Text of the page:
Comprehending Borges

Borges, speaking of the fame of writers, said: “The important thing is the image you create of yourself in other people’s minds. Many people think of Burns as a mediocre poet. But he stands for many things, and people like him. That image—as with Byron—may in the end be more important than the work.”

Borges is a great writer, a sweet and melancholy poet; and people who know Spanish well revere him as a writer of a direct, unrhetorical prose. But his Anglo-American reputation as a blind and elderly Argentine, the writer of a very few, very short, and very mysterious stories, is so inflated and bogus that it obscures his greatness. It has possibly cost him the Nobel Prize; and it may well happen that when the bogus reputation declines, as it must, the good work may also disappear.

The irony is that Borges, at his best, is neither mysterious nor difficult. His poetry is accessible; much of it is even romantic. His themes have remained constant for the last fifty years: his military ancestors, their deaths in battle, death itself, time, and old Buenos Aires. And there are about a dozen successful stories. Two or three are straightforward, even old-fashioned, detective stories (one was published in Ellery Queen’s Mystery Magazine). Some deal, quite cinematically, with Buenos Aires low life at the turn of the century. Gangsters are given epic stature; they rise, they are challenged, and sometimes they run away.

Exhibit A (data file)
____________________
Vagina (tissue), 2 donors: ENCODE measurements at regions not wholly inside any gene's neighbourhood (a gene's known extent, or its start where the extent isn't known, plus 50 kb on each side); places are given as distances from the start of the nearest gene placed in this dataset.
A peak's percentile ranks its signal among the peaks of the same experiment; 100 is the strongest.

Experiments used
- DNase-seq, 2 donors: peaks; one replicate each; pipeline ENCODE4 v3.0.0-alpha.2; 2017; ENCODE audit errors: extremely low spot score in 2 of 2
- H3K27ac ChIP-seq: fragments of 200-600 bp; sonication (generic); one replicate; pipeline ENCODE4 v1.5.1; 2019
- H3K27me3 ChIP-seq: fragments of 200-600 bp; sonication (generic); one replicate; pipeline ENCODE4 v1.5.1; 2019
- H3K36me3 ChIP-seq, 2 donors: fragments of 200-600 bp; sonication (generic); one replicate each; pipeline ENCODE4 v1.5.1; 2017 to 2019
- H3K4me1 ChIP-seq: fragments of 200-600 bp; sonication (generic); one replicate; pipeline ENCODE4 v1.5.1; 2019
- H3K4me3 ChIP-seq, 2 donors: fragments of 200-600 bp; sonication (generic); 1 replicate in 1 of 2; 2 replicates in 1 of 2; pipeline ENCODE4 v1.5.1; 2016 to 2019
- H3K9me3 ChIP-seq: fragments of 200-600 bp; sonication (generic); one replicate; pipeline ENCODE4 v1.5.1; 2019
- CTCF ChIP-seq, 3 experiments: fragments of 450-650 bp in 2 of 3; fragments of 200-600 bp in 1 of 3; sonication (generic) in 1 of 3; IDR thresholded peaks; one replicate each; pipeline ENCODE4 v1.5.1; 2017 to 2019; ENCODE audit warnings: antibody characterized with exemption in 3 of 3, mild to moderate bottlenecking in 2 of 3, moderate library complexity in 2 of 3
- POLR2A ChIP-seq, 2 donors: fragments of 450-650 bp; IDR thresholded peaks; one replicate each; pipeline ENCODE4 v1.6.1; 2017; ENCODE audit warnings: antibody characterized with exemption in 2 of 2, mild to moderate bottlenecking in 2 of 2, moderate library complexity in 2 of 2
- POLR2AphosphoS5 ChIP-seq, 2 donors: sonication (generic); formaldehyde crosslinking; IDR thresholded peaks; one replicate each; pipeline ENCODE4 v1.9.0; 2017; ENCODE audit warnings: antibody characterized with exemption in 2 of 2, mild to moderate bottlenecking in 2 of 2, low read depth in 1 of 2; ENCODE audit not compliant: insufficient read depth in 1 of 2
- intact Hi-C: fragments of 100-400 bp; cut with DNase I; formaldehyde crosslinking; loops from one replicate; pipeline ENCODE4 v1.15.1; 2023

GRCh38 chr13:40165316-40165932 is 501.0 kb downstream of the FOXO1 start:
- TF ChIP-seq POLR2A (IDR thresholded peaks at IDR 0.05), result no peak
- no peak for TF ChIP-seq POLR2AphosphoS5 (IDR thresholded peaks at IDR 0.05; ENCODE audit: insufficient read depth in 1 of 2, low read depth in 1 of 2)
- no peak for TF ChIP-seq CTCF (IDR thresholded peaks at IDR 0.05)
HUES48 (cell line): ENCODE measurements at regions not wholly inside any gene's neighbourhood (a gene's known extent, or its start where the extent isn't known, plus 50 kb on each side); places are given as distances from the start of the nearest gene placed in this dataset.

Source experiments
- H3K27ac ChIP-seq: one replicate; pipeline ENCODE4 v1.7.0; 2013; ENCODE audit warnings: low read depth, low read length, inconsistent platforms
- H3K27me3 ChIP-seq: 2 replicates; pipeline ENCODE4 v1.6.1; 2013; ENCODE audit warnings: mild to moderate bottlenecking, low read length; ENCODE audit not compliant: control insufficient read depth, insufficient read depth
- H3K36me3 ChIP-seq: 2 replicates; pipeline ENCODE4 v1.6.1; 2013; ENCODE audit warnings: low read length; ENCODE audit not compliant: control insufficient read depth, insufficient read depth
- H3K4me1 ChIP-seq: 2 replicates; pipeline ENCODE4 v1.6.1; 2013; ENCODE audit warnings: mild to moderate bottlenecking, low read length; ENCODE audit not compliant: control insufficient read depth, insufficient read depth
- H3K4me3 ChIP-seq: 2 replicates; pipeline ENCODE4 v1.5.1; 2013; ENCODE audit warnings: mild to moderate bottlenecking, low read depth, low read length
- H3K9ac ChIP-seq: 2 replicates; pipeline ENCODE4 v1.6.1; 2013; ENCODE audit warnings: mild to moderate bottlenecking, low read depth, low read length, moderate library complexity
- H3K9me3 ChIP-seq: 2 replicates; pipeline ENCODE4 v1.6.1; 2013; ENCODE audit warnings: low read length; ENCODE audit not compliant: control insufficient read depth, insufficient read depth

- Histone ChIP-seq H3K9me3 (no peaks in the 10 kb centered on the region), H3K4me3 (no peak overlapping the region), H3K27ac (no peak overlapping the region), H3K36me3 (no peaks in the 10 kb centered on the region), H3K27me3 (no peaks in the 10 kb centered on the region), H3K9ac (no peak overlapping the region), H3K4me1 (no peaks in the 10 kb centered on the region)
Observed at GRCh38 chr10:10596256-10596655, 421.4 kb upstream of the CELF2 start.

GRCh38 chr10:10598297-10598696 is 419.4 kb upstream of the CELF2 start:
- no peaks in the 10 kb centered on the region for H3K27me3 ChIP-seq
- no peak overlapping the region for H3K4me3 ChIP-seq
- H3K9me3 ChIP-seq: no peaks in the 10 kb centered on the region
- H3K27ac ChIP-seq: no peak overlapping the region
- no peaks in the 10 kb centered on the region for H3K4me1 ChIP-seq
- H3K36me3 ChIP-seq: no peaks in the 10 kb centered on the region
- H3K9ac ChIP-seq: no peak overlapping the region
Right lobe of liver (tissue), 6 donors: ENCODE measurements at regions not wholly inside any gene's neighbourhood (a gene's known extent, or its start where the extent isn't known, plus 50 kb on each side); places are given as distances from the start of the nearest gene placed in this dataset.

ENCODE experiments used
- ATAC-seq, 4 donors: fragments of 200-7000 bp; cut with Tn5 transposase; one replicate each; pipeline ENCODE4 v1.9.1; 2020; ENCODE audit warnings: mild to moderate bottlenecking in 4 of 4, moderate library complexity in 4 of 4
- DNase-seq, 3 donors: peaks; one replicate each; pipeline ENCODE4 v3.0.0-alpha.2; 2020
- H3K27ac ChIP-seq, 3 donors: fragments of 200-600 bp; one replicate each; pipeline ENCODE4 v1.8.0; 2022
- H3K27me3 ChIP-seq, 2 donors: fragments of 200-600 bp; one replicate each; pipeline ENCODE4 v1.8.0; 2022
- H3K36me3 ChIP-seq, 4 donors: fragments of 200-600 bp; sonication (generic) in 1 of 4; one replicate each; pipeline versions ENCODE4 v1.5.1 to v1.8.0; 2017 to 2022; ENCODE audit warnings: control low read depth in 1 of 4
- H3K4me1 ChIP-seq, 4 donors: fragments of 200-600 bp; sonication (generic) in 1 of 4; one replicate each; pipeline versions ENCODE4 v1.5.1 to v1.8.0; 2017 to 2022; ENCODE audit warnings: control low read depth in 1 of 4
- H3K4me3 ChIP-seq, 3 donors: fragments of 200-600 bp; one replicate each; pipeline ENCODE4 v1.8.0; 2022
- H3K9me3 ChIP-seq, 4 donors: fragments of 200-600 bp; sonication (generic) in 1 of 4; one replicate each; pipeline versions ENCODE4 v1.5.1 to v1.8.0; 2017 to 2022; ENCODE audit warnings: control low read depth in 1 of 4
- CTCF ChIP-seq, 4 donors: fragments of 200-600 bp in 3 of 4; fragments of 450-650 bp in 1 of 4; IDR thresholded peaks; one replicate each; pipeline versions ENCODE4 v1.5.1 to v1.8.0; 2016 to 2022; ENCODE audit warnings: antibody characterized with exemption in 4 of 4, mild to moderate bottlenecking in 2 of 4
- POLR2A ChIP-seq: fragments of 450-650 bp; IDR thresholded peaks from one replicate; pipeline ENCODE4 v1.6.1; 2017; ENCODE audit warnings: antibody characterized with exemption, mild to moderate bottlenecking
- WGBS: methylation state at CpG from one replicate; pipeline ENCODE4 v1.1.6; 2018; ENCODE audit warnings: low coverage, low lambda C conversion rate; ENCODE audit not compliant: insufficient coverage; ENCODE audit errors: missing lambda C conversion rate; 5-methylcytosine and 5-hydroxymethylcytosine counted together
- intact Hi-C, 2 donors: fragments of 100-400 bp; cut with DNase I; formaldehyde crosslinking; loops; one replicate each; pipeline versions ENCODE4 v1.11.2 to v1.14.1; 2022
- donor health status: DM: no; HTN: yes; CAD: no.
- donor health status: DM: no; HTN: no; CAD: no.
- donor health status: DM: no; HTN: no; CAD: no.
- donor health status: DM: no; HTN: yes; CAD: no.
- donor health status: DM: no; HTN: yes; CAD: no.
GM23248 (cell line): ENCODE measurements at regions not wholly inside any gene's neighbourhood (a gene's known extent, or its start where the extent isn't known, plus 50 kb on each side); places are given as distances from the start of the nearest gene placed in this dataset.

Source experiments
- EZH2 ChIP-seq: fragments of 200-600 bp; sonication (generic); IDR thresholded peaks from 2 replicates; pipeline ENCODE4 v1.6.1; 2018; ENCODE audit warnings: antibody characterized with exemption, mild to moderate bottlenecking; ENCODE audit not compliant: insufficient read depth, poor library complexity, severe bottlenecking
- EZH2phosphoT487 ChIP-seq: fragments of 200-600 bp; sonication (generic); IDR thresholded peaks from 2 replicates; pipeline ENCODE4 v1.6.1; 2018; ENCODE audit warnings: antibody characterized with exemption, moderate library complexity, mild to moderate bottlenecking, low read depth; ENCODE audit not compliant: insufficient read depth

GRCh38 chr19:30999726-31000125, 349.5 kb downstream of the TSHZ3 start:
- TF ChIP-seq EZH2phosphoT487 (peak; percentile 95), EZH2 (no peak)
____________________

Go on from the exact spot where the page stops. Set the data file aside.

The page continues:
The other stories—the ones which have driven the critics crazy—are in the nature of intellectual jokes. Borges takes a word like “immortal” and plays with it. Suppose, he says, men were really immortal. Not just men who had grown old and wouldn’t die, but indestructible vigorous men, surviving for eternity. What would be the result? His answer—which is his story—is that every conceivable experience would at some time befall every man, that every man would at some time assume every conceivable character, and that Homer (the disguised hero of this particular story) might in the eighteenth century even forget he had written the Odyssey. Or take the word “unforgettable.” Suppose something was truly unforgettable, and couldn’t be forgotten for a single second; suppose this thing came, like a coin, into your possession. Extend that idea. Suppose there was a man—but no, he has to be a boy—who could forget nothing, whose memory therefore ballooned and ballooned with all the unforgettable details of every minute of his life.

These are some of Borges’s intellectual games. And perhaps his most successful piece of prose writing, which is also his shortest, is a pure joke. It is called “Of Exactitude in Science” and is meant to be an extract from a seventeenth-century book of travel:

In that Empire, the craft of Cartography attained such Perfection that the Map of a Single province covered the space of an entire City, and the Map of the Empire itself an entire Province. In the course of Time, these Extensive maps were found…


This is exclusive content for subscribers only.
Try two months of unlimited access to The New York Review for just $1 a month.

View Offer

Continue reading this article, and thousands more from our complete 55+ year archive, for the low introductory rate of just $1 a month.

If you are already a subscriber, please be sure you are logged in to your nybooks.com account.